Reid has soft spot for Vick’s redemption
As one of the more successful NFL coaches of his era, Andy Reid knows there are times a man in his position has to be a dispassionate arbiter of ability, even when it means ignoring what’s in his gut or in his heart.
To understand Reid’s regard for Vick and the extent to which the coach has been moved by the fallen star’s dramatic revival, you have to assess his psyche on a very human level. Like more than many of us, Reid realizes that people have flaws and make poor decisions, and he believes wholeheartedly in the power of redemption.
To be sure, sticking with Vick was a logical decision. In the six quarters since Kolb went down with a concussion in the Eagles’ season-opening defeat to the Packers, the three-time Pro Bowl quarterback has played at an insanely high level, one currently matched by only a few of his peers. Kolb, meanwhile, looked overwhelmed and ineffective in his first start as Donovan McNabb’s(notes) anointed successor. Riding Vick’s hot left hand, at least for now, is a no-brainer, and Reid could have had problems in the locker room had he stubbornly ignored the evidence in Vick’s favor.
Make no mistake, however: Reid’s move was steeped in emotion. While players around the league are excited by Vick’s resurgence – most of the ones I’ve talked to are openly rooting for his success – no one in the NFL is more thrilled than the coach who gave him his second chance.
While visiting the Eagles’ training camp in Bethlehem, Pa., last month, I had a long conversation with Reid for a story I was writing about Kolb’s ascendance to the starting role. At one point I asked him if he thought Vick, who had performed impressively in Philly’s preseason opener against the Jaguars two nights earlier, would get another shot at starting for an NFL team.
“Absolutely,” Reid said. “I think he surely deserves that opportunity, by the way he’s handled himself and by his play. As people could see the other night, he’s got all his physical skills back in a big way.”
Left unsaid was that Reid did not believe Vick’s opportunity would come in Philly. The baton had been passed, and Vick was standing still in his lane while staring at the soles of Kolb’s shoes.
Then something unexpected happened: Reid gestured for me to put down my pen and notepad. He spent the next several minutes talking about Vick in a highly complimentary and personal manner.
Obviously, as a journalist, I can’t reveal the details of that conversation. But I don’t think Reid would mind me sharing that he related Vick’s attempts at rebounding from adversity and becoming a better person to some of the highly publicized issues that have plagued the coach’s family.
Specifically, two of Reid’s sons, Garrett and Britt, spent time in jail on drug-related offenses after having battled addiction for years. After the 2007 season the coach took a 39-day leave of absence to deal with family matters (he reportedly accompanied his sons to a detox center in Florida), and over the next two years he made regular prison visits. As of last month both Garrett and Britt were out of legal trouble and attempting to stay sober; their father certainly understood that doing so was a constant struggle.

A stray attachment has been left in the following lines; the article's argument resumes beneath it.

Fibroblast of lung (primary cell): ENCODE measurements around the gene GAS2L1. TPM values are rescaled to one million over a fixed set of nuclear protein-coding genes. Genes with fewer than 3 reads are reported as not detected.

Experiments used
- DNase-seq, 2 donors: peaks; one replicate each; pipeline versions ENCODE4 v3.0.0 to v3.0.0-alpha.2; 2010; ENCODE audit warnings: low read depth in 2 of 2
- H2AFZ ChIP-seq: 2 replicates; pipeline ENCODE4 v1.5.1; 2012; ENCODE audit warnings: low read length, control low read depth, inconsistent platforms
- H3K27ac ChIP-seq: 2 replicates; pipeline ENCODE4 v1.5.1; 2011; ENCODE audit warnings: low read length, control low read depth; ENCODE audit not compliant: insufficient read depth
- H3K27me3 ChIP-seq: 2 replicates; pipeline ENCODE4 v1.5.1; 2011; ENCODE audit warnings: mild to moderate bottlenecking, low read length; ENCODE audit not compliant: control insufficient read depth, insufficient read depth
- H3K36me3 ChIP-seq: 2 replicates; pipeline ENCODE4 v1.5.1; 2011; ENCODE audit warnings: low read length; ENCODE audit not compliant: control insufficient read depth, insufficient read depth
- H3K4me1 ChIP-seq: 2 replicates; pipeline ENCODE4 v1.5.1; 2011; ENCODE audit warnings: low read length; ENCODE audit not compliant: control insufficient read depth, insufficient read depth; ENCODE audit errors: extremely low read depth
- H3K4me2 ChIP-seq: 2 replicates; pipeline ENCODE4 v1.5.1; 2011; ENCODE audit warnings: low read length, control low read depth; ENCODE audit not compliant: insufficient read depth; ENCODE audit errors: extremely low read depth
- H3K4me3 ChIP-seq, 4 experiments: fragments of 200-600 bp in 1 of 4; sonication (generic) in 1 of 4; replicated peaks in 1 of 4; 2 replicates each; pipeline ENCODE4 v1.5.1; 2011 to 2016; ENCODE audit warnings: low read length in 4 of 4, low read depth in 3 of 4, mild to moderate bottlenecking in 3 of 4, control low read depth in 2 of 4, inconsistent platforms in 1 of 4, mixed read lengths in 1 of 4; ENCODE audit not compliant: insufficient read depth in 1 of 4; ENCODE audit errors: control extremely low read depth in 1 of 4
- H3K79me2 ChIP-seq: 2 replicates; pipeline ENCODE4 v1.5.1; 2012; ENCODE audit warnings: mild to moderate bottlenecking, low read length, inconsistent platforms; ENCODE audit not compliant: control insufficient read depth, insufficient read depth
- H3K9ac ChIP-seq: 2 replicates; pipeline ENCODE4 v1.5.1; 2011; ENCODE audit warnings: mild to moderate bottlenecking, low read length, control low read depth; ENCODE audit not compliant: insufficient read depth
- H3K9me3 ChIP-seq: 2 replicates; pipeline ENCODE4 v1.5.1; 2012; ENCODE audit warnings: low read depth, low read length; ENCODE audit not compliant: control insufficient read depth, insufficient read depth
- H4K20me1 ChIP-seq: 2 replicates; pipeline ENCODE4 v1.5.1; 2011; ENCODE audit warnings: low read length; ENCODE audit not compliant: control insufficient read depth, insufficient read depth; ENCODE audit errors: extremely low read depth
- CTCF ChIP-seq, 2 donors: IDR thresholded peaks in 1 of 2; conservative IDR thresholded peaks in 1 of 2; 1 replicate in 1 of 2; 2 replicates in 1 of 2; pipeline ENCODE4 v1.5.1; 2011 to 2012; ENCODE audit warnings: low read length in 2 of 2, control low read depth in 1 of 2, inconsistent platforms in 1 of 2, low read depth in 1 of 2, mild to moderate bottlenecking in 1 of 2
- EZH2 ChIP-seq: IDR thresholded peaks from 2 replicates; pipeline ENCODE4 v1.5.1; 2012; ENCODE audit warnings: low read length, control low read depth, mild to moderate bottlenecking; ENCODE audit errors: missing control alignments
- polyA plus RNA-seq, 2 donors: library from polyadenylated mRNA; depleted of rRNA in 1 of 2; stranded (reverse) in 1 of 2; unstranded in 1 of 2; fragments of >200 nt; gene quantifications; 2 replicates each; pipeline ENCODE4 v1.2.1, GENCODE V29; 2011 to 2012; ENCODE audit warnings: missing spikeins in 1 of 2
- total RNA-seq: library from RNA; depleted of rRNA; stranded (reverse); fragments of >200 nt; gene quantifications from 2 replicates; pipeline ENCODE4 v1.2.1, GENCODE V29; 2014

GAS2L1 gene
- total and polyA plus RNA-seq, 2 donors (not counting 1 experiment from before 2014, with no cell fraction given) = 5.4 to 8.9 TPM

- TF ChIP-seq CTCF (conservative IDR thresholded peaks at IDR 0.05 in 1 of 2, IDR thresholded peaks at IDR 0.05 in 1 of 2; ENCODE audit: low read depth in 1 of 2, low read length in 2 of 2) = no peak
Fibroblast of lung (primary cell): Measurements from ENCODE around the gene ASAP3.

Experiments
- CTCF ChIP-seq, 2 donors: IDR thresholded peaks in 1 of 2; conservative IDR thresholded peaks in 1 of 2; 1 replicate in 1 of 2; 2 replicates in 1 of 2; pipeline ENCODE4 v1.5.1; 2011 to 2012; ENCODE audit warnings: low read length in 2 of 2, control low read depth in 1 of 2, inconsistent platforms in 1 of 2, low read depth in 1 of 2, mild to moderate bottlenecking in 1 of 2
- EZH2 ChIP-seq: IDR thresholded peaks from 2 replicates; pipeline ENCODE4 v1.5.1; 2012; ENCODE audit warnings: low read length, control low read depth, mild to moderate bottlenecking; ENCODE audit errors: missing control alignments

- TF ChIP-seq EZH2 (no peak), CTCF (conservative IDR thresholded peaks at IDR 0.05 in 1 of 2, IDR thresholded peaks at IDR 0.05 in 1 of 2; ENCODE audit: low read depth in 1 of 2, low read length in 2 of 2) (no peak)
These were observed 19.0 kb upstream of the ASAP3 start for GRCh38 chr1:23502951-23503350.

On that day in Bethlehem, it was very clear to me that Reid was proud of Vick in a way that transcended the typical coach-player relationship. I don’t think it’s a stretch to say that Reid is somewhat of a father figure to the Falcons’ former franchise quarterback who had everything, squandered his fortune, freedom and reputation because of his involvement in a dogfighting conspiracy and is now trying to show he has matured and evolved.
When the Eagles surprised everyone by signing Vick in August 2009, two weeks after he’d been conditionally reinstated by NFL commissioner Roger Goodell and three months after his release from a federal penitentiary, my first thought was that McNabb, the Eagles’ longtime quarterback, could be playing his last season in Philly. That turned out to be the case, but not because Vick had regained his old form. Rather, Kolb was the one who’d shined while starting two early season games in place of the injured McNabb, while Vick spent the season as more of a novelty act, making cameos in the Wildcat formation and throwing a pass every now and then, but impacting games very little.
Still, there were clues that Reid valued Vick more than the rest of the league comprehended. In early December the Eagles faced the Falcons in the Georgia Dome, and Reid did his best to ensure that Vick’s return would be a memorable one. The quarterback ran for a 5-yard touchdown in the third quarter, his first end-zone visit since 2006, and threw a 5-yard scoring pass to Brent Celek(notes) (on the heels of a 43-yard hookup with Reggie Brown(notes)) in garbage time of Philly’s 34-7 victory.